EXAMS: The exams will be short answer and essay. At least one week before the exam I will out a review sheet on line. It will be linked to the syllabus below this paragraph. In general, the review sheets should be used as your study guide for the exam. The review sheet will include some terms that are from the readings only, so that you can go back and review those items from the readings. Once you have the review sheet, feel free to ask me questions about the terms. This is the best way to study for the exam. If you understand the terms on the review sheet, you can define each one and see how each one relates to the larger concepts and issues we've discussed in class, you should do just fine on the exam. The exams will consist of short answer/identifications and one essay. I will give more details on the exams in class as we approach the first exam.
COURSE AND READING SCHEDULE
For the first few weeks the readings will be ahead of the class lectures. Make
sure you keep up, though. If you do not do the readings you will quickly be
lost and you'll be in serious trouble on the first exam. The dates below are
the dates when you should have finished the readings (except for the first week
Important Note: There will not be class sessions on June 5 and 7. I will be out of town. The lectures for those classes will be audio lectures will be linked to the syllabus and up on Blackboard under Course Documents. Until we get rolling, I won’t know how many of the audio lectures we’ll need to use or where in the audio lectures we’ll need to start. I will let everyone know exactly how much of the audio lectures we are going to need as we get there. Sometimes it takes a minute or so for the audio to boot up, so give it some time. Most importantly, you should listen to those lectures before the class of June 12 or you will be lost. The audio lectures we’ll use will be roughly the same length as the two classes we’ll miss. Pretend they are a class lectures and listen to them as if you had gone to class. This is convenient and simple and if you don’t listen to them, you won’t understand any of the lectures after those classes and you’ll be lost on the exam. I’ll know you didn’t listen to the lectures and then we’ll both be sad (also I can track to see who listens to the lectures).
Day 1: May 22 Introduction and Decision Making
· Sestanovich, Prologue, Chapters 1-2
Day 2: May 24 Decision Making and US Foreign Policy before WW II
Day 3: May 31 Early Cold War
· Map Quiz
· Sestanovich, Chapters 4-5
· Rothkopf, Chapter 5
· Pre-WW II Foreign Policy PPT
Day 4: June 5 A Strategy of Intervention (No Class; use audio lectures)
· Paper Topics Due (Email them to me)
· Sestanovich, Chapter 6-8 (145-209)
· Rothkopf, Chapter 6 (108-137)
· Cold War Strategies Intervention, Engagement, Confrontation (use this presentation for the next three classes)
Day 5: June 7 The Strategy of Détente (No class; use audio lectures)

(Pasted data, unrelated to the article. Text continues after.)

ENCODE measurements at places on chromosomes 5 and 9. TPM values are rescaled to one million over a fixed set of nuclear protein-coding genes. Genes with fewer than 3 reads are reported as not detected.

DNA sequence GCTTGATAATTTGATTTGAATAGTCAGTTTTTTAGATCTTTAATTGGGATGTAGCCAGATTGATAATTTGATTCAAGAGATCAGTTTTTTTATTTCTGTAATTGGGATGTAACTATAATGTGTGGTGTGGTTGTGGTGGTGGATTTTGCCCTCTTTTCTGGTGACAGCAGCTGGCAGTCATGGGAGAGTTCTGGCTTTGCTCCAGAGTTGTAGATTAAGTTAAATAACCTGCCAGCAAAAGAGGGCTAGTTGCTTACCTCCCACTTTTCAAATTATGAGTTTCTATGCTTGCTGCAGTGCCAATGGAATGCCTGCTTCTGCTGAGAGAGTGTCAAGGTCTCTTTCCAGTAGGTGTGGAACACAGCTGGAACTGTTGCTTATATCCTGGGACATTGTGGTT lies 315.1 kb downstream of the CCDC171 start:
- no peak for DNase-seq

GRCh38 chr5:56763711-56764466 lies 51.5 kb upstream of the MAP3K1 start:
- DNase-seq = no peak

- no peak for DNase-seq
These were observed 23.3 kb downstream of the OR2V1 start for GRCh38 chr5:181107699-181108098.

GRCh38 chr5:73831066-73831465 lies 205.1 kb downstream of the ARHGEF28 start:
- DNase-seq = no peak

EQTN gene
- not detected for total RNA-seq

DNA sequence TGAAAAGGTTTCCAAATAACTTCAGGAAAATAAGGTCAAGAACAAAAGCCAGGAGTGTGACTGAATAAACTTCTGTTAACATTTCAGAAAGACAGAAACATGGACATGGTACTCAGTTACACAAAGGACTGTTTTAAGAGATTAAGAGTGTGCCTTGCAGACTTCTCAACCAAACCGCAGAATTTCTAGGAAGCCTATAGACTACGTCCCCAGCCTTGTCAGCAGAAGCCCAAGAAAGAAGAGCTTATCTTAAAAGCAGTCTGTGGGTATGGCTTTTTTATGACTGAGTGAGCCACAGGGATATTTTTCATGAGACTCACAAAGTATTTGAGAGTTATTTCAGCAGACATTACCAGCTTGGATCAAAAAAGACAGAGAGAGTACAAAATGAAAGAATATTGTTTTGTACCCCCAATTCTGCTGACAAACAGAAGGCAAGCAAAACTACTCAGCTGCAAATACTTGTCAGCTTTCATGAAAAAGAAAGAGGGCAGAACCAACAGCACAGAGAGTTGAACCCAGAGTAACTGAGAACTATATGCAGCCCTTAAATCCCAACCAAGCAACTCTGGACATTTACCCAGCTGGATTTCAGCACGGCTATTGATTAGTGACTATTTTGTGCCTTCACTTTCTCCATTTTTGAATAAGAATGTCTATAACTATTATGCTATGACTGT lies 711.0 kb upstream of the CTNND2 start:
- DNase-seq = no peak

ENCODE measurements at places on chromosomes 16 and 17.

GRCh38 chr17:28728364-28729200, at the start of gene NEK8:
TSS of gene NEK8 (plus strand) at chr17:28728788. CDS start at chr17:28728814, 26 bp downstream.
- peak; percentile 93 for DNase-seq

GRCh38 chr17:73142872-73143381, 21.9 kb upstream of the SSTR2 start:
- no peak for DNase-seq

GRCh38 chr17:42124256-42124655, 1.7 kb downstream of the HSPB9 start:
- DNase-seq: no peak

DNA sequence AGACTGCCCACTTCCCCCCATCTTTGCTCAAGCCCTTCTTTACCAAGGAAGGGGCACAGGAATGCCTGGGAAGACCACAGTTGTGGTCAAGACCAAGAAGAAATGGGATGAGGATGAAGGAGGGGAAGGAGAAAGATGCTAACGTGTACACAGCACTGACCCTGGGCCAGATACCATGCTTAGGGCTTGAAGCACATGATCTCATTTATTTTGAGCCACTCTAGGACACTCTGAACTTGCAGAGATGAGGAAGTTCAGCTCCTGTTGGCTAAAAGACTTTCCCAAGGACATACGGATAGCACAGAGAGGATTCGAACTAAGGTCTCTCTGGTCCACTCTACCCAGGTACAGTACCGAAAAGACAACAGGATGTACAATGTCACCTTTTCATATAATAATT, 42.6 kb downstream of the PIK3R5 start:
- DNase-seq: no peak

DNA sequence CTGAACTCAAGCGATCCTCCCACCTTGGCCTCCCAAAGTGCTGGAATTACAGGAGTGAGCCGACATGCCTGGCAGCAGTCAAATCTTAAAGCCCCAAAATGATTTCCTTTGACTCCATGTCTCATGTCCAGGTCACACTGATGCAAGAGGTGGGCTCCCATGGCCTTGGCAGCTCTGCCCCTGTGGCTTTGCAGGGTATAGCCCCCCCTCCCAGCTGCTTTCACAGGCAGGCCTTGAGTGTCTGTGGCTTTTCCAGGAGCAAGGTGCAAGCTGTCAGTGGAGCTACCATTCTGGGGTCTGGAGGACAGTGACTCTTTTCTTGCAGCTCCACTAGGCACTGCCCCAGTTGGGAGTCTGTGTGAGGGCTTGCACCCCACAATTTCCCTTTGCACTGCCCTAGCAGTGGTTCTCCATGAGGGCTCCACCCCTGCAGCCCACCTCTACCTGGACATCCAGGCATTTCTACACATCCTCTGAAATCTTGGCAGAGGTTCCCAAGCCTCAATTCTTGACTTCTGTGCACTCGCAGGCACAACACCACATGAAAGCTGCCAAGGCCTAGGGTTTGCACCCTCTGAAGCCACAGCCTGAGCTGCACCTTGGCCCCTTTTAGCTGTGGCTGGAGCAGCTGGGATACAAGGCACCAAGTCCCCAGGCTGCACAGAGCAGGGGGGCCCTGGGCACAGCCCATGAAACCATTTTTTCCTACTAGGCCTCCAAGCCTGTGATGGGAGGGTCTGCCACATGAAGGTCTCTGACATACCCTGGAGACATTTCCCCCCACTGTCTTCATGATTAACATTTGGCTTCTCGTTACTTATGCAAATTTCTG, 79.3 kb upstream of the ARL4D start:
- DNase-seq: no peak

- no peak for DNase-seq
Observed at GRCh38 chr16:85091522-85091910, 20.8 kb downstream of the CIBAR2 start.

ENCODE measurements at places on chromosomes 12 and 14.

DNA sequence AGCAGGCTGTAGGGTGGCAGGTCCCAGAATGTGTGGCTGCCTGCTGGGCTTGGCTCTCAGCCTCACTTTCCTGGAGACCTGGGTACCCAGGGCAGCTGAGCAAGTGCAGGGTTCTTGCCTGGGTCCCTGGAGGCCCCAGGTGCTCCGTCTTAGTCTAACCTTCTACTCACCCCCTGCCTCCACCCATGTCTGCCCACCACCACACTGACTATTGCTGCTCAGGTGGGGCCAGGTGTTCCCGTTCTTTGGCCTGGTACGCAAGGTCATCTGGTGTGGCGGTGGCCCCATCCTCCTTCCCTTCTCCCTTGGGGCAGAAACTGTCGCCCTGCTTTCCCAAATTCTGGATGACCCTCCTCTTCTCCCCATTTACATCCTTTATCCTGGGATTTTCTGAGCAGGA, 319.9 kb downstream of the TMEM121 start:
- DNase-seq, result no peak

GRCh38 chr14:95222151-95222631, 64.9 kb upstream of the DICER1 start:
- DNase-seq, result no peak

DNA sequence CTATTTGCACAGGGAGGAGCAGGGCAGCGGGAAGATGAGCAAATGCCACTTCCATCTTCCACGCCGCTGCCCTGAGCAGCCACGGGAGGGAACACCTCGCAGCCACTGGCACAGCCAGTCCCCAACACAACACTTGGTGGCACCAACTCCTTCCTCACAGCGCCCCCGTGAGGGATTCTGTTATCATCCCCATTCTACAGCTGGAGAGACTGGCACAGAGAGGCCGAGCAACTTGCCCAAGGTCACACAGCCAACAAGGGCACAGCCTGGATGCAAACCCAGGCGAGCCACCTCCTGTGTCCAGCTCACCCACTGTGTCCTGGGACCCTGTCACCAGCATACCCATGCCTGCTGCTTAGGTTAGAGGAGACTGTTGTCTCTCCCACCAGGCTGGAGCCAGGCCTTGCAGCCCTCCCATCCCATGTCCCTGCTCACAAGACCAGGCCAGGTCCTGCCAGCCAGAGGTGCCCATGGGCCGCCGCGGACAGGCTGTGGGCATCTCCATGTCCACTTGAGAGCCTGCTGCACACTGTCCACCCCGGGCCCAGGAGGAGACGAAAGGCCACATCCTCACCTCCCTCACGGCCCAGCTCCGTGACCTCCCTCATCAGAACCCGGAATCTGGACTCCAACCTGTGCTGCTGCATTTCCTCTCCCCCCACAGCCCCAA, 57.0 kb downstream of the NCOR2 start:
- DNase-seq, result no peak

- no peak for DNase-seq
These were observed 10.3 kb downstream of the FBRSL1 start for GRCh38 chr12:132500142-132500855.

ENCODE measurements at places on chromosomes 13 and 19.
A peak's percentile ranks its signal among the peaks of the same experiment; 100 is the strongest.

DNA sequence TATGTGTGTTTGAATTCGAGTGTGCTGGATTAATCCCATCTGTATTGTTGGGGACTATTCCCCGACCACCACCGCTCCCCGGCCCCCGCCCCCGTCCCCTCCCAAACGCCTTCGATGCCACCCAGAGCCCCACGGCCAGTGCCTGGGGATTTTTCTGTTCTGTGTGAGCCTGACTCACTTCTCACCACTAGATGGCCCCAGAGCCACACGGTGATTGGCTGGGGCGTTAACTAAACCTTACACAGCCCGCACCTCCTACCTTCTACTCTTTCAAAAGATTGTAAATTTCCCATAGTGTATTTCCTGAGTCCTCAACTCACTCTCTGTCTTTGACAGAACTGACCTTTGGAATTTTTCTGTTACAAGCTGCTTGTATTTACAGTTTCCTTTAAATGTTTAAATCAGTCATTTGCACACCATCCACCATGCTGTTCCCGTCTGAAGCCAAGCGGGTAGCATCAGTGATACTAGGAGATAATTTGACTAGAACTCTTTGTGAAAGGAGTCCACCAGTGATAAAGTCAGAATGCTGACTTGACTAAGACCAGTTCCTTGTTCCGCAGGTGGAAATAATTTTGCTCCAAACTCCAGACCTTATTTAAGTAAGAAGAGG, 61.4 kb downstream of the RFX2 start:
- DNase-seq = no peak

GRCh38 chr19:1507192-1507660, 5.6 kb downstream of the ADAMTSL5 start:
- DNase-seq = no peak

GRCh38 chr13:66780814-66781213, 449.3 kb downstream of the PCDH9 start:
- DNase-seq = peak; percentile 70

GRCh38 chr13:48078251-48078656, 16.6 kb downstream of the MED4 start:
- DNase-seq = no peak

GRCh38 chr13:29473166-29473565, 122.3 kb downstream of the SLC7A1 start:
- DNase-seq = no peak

· Sestanovich, Chapter 8 (209-218)
· Bacevich, Chapters 1-4
Day 6: June 12 Strategy of Confrontation
· Rothkopf, Chapter 8
· Bacevich, Chapter 5
Day 7: June 14 The End of the Cold War
· Sestanovich, Chapter 9
· Bacevich, Chapters 6 and 7 (for exam two)
Day 8: June 19 Bush 41 and a “New World Order?”
· Exam 1
· Rothkopf, Chapter 9 (for exam 2)
Day 9: June 21 Bush, Clinton and the Search for a New Foreign Policy
· Sestanovich, Chapter 10
· Rothkopf, Chapter 10
Day 10: June 26 The Dilemma of China
· Christensen, Chapters 1, 2, and 3
Day 11: June 28 Bush 43 and Post-9/11 World
· Last Day for Turning in Rough Drafts of the Paper (optional)
· Christensen, Chapters 4 and 8
· Bacevich, Chapters 11, 12 and 13
Day 12: July 3 Iraq and Afghanistan and Beyond
· Bacevich, Chapter 14
· Kitfield, Chapters 8-12
Day 13: July 5 Obama Foreign Policy
· Paper Due
· No Readings
Day 14: July 10 Trump Foreign Policy: The End of World Order? The Return of Russia?
· Kitfield, Chapters 13-Epilogue
Day 15: July 12 Exam 2
Where can you find information on international affairs?
This is the questions students always ask me: “Where do I find good information on international affairs. I’m looking for something unbiased and something that doesn’t always look at the world through American eyes (as in how do these developments affect the US).
Here’s the short answer: For day by day coverage of events in the world:
On a weekly basis:
The Economist: . This is a Britain-based weekly which covers world politics and world business. There really is nothing else like it in the comprehensive nature of its coverage. You can also buy it on the newsstand, but the web is free. It covers world politics very well.
Long Term Views of Crisis and Conflict:
International Crisis Group: . This is the International Crisis Group, a non-profit organization that studies, analyzes, and makes recommendations about how to resolve various crises in the world. There is nothing better for the in-depth examination of current world events and the dilemmas of problem solving and peace making. It has reports (30-50 pages), briefings (10-30), and a weekly briefing (Crisis Watch), which you can get on the web site or sign up for e-mail delivery.